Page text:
A support group has been started in Melton for men who have recently been diagnosed with prostate cancer.
The idea came from town residents Bob White and John Bailey, who have both had treatment for the disease in recent years.
They want to provide emotional support for sufferers and family members as well as encouraging men in the borough to have blood tests to check if they have it.
Monthly meetings of the group, which will be based at the Samworth Centre in Burton Street, will start on Wednesday September 27, from 7.30pm to 9.30pm.
Bob (70), a retired police officer, said: “I could have done with a support group when I was first diagnosed six years ago and my wife said there was no support for partners either.
“It’s like a death sentence when you are first told you have prostate cancer.
“Melton apparently has the second highest number of sufferers in Leicestershire so there should be a demand for this type of group and I hope men will come along and benefit from it.”
Bob advises any man over the age of 50 to have a blood test - called a Prostate-Specific Antigen (PSA) screening - to check if they have it. Catching the disease early can mean the difference between life and death and it can also affect men in their 30s and 40s as well.
Symptoms can often be difficult to detect although it is often associated with problems passing urine.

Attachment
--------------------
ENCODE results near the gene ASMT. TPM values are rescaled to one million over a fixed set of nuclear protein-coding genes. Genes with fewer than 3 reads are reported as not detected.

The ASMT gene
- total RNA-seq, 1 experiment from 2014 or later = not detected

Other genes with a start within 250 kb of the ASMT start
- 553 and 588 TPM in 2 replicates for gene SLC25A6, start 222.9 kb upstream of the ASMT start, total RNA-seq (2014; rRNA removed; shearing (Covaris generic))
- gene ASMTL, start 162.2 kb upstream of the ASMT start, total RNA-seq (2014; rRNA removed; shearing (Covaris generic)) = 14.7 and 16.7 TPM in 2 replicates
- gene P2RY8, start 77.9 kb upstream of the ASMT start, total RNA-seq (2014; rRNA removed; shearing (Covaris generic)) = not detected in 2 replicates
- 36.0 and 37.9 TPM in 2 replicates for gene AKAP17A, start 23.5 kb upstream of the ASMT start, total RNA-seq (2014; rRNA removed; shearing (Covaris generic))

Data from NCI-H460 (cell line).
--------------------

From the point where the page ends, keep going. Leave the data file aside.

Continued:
John decided to have the test by chance after chatting with his doctor about something unrelated to it.
The 76-year-old said: “Luckily I went ahead with the test last June and found out that I had prostate cancer.
“I’ve had radiotherapy for 37 days and I’m in remission but it was important I caught it early.
“I’ve had it so if I can help anyone else who is concerned or worried through this group then that will be great.”
Those who attend the group’s first meeting will get a chance to meet Rob Banner, director of the PROSTaid charity, which supports Leicestershire, Rutland and Northamptonshire men who have the disease.
Latest figures from the Office of National Statistics show 40,331 men developed prostate cancer in England in 2015, which represented one in four of all registrations for cancer treatment.
It was the second most common form of the disease, behind the 46,000 who suffered from breast cancer.